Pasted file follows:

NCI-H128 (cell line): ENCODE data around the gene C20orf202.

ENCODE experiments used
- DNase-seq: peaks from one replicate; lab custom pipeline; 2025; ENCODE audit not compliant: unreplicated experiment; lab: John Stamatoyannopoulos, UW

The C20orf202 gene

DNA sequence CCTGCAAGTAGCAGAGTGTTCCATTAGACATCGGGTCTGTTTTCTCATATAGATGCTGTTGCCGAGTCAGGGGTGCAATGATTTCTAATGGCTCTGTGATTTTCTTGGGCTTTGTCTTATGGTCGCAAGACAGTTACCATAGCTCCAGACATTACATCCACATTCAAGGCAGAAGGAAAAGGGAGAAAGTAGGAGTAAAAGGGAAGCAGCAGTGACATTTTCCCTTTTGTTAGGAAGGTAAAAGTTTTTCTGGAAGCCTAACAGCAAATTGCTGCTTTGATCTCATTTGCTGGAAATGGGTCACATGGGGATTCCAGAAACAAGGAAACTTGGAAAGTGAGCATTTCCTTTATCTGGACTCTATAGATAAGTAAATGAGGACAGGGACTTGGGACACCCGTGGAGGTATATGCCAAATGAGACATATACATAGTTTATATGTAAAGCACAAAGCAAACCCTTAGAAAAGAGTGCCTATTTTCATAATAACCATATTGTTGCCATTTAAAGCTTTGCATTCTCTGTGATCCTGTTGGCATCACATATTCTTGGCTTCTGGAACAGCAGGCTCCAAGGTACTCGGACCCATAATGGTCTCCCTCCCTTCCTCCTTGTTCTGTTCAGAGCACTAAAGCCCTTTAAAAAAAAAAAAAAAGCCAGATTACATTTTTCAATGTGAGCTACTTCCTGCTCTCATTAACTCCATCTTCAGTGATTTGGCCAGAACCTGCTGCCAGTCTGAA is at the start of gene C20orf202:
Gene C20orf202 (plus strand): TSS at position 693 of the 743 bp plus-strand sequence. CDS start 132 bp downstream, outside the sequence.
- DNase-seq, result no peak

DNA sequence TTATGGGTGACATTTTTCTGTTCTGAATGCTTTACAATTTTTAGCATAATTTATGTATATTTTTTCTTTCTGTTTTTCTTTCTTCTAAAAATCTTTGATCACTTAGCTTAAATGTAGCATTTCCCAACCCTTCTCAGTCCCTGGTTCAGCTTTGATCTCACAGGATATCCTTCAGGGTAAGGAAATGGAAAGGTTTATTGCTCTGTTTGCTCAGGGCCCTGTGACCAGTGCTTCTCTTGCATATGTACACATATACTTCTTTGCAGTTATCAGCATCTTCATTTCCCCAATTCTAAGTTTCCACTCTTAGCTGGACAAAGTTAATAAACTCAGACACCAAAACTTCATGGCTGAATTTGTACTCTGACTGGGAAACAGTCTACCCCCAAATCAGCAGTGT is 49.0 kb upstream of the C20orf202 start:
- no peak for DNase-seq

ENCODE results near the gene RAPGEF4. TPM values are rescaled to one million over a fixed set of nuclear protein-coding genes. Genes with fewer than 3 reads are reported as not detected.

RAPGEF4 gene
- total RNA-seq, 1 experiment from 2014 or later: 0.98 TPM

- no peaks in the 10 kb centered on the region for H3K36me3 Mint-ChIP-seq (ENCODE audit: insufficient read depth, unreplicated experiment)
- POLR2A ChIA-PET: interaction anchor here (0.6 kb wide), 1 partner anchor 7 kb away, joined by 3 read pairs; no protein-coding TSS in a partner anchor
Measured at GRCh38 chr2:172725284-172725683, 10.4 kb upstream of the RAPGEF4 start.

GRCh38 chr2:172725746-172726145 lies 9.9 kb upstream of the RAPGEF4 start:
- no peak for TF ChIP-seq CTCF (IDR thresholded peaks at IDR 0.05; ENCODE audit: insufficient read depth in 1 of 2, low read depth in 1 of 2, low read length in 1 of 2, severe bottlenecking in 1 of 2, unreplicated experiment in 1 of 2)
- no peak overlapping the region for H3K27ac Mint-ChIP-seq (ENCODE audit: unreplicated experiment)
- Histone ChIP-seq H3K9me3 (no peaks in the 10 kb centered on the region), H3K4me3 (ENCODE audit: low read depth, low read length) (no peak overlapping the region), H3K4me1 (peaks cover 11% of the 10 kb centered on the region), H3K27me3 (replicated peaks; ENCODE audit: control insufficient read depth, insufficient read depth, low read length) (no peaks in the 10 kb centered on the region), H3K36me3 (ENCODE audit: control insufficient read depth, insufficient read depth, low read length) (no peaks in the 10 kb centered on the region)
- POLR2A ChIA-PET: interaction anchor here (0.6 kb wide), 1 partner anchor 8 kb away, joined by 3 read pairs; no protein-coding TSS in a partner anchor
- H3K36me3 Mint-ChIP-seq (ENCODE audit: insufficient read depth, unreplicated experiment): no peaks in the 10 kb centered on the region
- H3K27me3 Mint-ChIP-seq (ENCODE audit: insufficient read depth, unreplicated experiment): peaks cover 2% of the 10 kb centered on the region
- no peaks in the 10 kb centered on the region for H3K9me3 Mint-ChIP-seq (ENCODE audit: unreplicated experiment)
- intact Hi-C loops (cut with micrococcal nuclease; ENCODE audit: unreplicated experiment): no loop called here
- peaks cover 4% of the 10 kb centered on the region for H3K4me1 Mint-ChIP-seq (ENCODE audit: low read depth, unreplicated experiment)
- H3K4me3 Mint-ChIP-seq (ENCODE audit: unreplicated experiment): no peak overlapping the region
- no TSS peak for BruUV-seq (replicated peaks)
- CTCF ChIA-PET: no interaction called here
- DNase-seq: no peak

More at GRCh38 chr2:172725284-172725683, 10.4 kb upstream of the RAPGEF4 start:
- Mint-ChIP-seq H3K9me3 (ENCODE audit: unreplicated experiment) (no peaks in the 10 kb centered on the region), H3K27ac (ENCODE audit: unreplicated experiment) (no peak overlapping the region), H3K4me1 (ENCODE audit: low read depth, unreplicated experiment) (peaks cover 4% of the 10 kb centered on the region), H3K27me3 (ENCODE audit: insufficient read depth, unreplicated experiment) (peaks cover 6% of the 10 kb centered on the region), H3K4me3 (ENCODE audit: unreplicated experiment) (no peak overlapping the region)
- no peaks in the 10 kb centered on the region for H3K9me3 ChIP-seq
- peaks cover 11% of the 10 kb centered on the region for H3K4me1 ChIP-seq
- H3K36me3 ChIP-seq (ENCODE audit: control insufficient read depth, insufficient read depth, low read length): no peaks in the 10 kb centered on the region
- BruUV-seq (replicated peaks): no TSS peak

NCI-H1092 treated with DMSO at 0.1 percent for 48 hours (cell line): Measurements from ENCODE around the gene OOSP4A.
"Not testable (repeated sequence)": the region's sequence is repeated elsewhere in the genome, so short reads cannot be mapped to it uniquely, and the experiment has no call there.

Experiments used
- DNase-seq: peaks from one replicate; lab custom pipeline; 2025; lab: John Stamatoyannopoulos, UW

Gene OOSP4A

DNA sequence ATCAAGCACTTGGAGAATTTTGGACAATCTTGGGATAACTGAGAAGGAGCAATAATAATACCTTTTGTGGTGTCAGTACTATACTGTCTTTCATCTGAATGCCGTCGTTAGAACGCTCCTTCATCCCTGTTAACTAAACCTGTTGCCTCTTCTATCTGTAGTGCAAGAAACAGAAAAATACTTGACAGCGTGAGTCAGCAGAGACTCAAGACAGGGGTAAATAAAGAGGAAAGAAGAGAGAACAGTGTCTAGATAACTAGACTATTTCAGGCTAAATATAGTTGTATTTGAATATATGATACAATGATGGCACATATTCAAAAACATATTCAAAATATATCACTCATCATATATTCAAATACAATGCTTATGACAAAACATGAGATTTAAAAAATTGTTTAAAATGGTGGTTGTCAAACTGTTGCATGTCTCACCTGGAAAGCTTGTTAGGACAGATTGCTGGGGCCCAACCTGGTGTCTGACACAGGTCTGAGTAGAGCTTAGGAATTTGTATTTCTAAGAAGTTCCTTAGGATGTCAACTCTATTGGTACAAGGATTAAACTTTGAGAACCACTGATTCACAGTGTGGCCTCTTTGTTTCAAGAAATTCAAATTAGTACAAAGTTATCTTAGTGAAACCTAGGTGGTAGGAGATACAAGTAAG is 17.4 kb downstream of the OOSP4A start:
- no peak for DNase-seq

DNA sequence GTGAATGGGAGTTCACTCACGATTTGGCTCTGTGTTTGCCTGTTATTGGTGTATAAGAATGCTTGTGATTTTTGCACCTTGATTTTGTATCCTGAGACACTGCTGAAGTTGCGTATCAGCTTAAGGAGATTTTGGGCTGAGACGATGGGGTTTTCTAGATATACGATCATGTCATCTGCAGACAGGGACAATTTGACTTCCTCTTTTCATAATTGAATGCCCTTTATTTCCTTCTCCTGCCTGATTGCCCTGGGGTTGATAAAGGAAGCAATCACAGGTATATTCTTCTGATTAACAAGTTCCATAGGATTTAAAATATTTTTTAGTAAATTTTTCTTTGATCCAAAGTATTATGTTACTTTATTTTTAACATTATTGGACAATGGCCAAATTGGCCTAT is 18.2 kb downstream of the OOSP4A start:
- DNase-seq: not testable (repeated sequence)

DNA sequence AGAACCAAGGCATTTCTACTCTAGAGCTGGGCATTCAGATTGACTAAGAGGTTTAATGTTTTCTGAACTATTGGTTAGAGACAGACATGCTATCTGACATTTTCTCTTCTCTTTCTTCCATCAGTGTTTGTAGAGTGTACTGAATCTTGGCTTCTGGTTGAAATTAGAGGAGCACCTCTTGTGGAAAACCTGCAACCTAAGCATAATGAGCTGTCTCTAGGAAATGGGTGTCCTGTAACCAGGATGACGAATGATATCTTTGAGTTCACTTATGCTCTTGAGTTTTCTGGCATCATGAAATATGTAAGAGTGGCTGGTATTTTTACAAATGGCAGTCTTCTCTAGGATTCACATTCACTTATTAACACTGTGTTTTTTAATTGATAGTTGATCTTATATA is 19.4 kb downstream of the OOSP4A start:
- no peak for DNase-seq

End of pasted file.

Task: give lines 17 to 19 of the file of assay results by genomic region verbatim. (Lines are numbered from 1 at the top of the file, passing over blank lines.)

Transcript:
- no peak for TF ChIP-seq CTCF (IDR thresholded peaks at IDR 0.05; ENCODE audit: insufficient read depth in 1 of 2, low read depth in 1 of 2, low read length in 1 of 2, severe bottlenecking in 1 of 2, unreplicated experiment in 1 of 2)
- no peak overlapping the region for H3K27ac Mint-ChIP-seq (ENCODE audit: unreplicated experiment)
- Histone ChIP-seq H3K9me3 (no peaks in the 10 kb centered on the region), H3K4me3 (ENCODE audit: low read depth, low read length) (no peak overlapping the region), H3K4me1 (peaks cover 11% of the 10 kb centered on the region), H3K27me3 (replicated peaks; ENCODE audit: control insufficient read depth, insufficient read depth, low read length) (no peaks in the 10 kb centered on the region), H3K36me3 (ENCODE audit: control insufficient read depth, insufficient read depth, low read length) (no peaks in the 10 kb centered on the region)